Do you remember what it felt like to be 8 years old? Do you remember the messages you were seeing on TV in cartoons and ads every day, and how they made you feel? For me it's been decades since I was in those shoes, so I personally found it both inspiring and humbling to speak with Natalie McGriff, the award-winning co-author of “The Adventures of MoxieMcGriff.” Natalie recently attended The White House Summit on the United State of Women for her efforts to empower young girls to find their inner superpower and promote literacy amongst girls of color, and did I mention she's 8 years old? Natalie co-wrote the comic “The Adventures of MoxieMcGriff” about a superhero with superpower afro puffs along with her mother, due to Natalie hating her natural hair, the color of her skin and reading. After writing the comic, in which the heroine (based on Natalie) gains superpowers in her hair, Natalie realized the power and beauty in being unique and loving yourself.
What inspired you to write this book?
What inspired me to write was that I didn’t like my hair, and so I wrote this book about a girl who doesn’t like her hair and she saves the library with her red and blue afro puffs.
How did you come up with the red and blue afro puffs?
Red and blue is my favorite color, and they stand for fire and ice.
When they see me in the cartoon they’ll feel confident about themselves and learn to love themselves, because they’re seeing someone their color and someone who looks like them on TV.
Had anyone ever said anything negative to you about your hair?
Well no one said anything negative about my hair, but I wanted my hair to be straight because I saw other people with long and straight hair. So that’s why I wanted my hair to be long and straight.
I know a lot of our readers have felt that way about their hair at some point too, so I think this book will be really helpful. What would you say to other girls your age who don't like the way their hair looks or don't like the way they look?
To love the way their hair is made and have confidence in themselves.
What have your family and friends done to help you be more confident in yourself?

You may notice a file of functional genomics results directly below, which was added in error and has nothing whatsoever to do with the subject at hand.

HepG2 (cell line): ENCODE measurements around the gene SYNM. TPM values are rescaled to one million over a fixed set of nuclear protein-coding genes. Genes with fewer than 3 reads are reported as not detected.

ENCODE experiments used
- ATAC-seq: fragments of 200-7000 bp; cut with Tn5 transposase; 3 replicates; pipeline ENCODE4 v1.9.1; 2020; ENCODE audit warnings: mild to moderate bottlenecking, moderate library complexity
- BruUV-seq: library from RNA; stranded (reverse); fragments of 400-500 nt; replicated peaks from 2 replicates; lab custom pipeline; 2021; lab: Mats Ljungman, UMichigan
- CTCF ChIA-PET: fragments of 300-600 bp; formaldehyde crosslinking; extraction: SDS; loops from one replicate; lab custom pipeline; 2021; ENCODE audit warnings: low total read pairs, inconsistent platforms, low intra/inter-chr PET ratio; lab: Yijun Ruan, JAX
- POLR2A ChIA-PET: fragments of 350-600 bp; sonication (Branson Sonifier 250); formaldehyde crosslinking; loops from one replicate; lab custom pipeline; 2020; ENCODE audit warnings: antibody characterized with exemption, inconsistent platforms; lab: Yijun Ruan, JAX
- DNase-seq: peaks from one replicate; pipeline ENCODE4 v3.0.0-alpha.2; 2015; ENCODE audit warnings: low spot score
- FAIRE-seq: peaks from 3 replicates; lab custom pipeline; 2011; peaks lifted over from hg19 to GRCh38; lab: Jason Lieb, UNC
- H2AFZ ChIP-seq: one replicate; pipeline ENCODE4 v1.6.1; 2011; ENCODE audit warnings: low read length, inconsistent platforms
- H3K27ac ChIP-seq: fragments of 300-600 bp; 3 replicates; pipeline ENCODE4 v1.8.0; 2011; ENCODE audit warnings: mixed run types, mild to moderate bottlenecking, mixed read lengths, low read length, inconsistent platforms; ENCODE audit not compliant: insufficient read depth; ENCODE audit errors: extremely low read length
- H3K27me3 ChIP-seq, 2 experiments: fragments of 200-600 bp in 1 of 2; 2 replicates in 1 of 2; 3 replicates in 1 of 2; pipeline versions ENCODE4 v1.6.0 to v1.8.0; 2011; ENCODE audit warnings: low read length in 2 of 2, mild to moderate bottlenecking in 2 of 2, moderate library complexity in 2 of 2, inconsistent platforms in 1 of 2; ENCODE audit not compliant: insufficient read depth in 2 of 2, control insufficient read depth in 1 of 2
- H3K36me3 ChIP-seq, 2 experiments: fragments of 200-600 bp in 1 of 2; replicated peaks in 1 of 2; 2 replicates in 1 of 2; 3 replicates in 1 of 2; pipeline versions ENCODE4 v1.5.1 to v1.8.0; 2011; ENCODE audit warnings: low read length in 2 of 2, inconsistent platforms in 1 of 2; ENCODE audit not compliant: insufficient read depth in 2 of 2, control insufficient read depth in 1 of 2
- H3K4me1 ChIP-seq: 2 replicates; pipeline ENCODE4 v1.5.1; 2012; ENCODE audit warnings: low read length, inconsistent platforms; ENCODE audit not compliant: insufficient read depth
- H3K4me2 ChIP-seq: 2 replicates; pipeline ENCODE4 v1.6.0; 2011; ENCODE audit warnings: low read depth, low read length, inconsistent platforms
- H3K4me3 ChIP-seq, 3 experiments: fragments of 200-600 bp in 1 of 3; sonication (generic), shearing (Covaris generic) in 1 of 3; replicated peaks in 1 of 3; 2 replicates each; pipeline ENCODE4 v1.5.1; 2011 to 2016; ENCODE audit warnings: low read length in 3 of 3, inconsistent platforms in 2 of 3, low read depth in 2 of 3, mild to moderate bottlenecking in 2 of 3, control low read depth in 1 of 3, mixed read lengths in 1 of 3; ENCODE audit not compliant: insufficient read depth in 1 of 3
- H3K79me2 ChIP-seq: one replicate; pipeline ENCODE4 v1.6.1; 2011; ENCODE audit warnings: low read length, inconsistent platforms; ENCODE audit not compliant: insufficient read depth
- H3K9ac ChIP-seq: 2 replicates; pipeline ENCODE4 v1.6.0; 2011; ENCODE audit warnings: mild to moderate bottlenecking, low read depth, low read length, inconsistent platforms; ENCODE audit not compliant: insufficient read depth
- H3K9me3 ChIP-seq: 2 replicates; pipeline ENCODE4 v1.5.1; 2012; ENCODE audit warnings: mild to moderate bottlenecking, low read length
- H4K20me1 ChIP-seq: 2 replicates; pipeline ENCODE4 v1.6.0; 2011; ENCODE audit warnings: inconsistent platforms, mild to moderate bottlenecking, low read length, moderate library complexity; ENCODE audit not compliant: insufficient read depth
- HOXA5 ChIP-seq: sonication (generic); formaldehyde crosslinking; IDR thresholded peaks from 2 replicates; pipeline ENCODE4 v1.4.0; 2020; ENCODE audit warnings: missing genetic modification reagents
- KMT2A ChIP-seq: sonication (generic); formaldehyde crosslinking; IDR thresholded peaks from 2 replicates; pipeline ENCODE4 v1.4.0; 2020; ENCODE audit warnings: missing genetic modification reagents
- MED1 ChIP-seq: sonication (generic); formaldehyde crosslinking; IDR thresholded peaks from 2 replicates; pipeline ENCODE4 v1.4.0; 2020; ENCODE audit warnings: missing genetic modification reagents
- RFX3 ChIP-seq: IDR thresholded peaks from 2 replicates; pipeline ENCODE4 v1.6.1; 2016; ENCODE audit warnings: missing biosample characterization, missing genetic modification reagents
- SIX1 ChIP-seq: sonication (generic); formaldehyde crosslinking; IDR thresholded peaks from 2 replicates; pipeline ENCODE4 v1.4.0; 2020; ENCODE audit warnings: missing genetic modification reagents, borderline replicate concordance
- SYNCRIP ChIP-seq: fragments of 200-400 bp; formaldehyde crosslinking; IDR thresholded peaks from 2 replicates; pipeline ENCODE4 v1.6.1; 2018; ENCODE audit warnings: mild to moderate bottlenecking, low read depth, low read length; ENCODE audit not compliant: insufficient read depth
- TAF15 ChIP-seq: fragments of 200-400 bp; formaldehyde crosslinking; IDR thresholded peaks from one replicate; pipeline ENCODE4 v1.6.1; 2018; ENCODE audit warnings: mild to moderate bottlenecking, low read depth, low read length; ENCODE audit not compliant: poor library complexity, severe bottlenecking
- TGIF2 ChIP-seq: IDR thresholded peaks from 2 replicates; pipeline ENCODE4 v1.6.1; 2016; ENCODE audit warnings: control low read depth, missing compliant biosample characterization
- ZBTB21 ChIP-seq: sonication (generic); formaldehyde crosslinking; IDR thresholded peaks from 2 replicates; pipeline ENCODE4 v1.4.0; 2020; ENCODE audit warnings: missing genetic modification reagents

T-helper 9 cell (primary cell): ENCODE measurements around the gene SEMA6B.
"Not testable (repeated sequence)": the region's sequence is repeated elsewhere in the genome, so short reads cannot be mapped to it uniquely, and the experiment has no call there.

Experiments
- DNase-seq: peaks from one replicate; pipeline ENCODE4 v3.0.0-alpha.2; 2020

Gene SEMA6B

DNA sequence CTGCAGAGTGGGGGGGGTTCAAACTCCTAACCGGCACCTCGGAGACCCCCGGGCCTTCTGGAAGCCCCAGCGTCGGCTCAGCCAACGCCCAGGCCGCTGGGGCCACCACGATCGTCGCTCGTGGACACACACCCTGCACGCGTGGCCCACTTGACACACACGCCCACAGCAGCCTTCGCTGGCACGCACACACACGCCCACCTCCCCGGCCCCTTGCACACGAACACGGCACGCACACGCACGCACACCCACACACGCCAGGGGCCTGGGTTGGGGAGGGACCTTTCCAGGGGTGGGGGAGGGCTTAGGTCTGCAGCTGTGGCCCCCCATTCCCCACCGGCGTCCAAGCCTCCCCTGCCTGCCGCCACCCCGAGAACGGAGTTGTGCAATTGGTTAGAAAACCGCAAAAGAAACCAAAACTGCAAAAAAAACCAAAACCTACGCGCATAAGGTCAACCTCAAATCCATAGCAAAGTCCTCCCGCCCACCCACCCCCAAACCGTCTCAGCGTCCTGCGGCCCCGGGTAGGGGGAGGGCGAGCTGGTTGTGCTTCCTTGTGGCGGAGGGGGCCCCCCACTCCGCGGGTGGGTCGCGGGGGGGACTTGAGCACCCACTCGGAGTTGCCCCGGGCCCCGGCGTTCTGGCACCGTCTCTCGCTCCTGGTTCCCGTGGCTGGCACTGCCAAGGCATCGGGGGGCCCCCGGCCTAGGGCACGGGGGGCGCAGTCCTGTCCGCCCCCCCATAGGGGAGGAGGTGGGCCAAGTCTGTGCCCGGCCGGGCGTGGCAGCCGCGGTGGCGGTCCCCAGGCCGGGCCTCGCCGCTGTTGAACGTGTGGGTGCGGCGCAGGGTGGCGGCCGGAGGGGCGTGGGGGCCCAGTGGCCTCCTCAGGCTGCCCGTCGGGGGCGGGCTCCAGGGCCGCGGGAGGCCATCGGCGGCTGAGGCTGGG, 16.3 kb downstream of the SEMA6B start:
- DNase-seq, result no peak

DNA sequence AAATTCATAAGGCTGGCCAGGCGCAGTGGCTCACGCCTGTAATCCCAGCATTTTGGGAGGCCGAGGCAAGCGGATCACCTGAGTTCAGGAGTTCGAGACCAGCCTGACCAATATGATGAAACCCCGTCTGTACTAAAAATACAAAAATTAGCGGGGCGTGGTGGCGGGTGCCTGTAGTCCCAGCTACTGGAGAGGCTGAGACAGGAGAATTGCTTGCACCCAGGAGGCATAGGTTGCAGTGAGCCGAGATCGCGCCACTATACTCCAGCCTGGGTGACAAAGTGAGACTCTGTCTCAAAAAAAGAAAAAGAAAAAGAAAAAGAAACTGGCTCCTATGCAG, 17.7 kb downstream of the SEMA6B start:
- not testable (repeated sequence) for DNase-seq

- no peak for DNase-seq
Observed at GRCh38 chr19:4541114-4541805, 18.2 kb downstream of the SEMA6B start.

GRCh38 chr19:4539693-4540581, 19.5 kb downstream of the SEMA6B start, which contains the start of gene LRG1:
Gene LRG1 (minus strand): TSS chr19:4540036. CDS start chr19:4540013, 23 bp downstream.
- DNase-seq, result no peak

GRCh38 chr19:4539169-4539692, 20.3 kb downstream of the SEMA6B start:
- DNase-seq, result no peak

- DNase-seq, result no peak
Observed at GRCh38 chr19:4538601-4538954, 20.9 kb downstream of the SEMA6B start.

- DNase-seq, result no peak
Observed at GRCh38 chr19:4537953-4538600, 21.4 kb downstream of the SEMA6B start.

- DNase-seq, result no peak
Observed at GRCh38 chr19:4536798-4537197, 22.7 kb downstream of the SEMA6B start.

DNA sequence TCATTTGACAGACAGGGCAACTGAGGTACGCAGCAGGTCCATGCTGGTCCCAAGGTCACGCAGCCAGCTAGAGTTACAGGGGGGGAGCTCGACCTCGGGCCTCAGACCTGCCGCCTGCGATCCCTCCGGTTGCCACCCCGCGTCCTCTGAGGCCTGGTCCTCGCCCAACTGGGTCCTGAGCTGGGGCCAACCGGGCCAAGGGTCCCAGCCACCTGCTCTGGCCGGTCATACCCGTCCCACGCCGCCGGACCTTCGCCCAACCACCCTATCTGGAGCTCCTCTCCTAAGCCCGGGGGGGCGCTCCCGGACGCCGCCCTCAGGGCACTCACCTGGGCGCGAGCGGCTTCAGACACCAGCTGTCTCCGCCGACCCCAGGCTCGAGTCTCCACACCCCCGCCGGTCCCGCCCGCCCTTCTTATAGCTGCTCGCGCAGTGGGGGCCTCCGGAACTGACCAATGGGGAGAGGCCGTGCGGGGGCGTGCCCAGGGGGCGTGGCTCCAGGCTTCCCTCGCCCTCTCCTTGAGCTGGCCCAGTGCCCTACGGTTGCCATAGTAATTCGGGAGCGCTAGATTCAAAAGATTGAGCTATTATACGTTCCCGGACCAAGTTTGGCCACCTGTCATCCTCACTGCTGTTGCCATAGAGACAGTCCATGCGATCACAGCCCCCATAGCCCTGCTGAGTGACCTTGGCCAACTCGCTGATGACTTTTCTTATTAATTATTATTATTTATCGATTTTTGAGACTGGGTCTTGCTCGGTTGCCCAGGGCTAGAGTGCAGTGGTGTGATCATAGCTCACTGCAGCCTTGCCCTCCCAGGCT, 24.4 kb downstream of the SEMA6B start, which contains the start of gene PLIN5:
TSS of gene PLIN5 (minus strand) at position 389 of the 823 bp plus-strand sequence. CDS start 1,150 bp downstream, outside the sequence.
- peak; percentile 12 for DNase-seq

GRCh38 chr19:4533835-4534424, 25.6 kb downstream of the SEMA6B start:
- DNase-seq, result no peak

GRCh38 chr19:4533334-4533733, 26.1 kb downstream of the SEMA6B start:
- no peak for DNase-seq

Every day my family tells me I’m beautiful, but it was when I wrote my book that’s when I really started liking my hair.
What do you think it'll take for other young children and children of color to feel self-love?
I think it takes kids seeing people like them, people their color doing things. So when they see me in the cartoon they’ll feel confident about themselves and learn to love themselves, because they’re seeing someone their color and someone who looks like them on TV.
What are you doing to promote literacy among young children?
Donating books, reading to children, having book drives where other people donate books. I go read to the Boys and Girls Club and I go into schools to read too.
What are you most excited about attending the United State of Women Summit?
Going to Washington DC, and meeting Michelle Obama.
Angie, Natalie's Mom: Maybe, maybe meeting Michelle Obama.
Natalie: Maybe. That’s on my list, my bucket list.
Can you tell me about the cartoon?
One character is based on my cousin Chris, he has hearing aids and we decided that could be his super power, good hearing. He uses his hearing aids to hear very long distances and he throws it as a boomerang.
Angie, Natalie's Mom: We came up with some more characters for the next book and the cartoon to add to the Moxie Crew, and a lot of those characters had insecurities or disabilities. So we used those insecurities and disabilities as their super powers.
What’s a talent or a skill of yours that you’re most proud of?
Track, running, and gymnastics. But mostly track.
Angie, what are you most proud of about Natalie?
Angie, Natalie's Mom: I’m proud that she’s starting to come out of her shell and really starting to love herself. Before she was infatuated, because I work with a diverse group of people in community organizing, and she would be fascinated with my friends that are Caucasian. She would say “I want long straight hair like Miss Meredith” and so we incorporated Meredith into the book. Every time she saw someone who was white she wanted their long hair, and I think that’s because oftentimes in television shows, in books, on clothing items and book bags all you see are girls like the ones from Frozen. So I’m proud that she’s ok with herself now, that’s sad to see your daughter having those insecurities at the age of 6, which is when it started happening. So I had to take a plan of action, which is why I encouraged her to come up with the idea of the superpower book. At first she wanted her superpower to be fire coming out of her eyes, but I said “what about your hair!” So then she came up with fire and ice.
Is there anything else you'd like to share with our readers?
Angie, Natalie's Mom: I really want to remind mothers and fathers to really speak life to their children. Even though me and Natalie’s dad aren’t together, when I noticed she was having self esteem issues I told him you have to start taking her out on dates and every day call her and tell her how beautiful she is because that goes a long way. I was never told that much as a child, and I think that had a negative impact on my childhood, which is why it wasn’t until I became an adult and graduated from college that I started to love who I was, being natural, being me, and being my authentic self. I think it’s very important that we speak life into our kids and start instilling in them a healthy sense of self love and self worth.
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You can follow on The Adventures of Moxie Girl on Facebook, Twitter @moxiegirlcomics and order the comic book online at moxiemcgriff.com.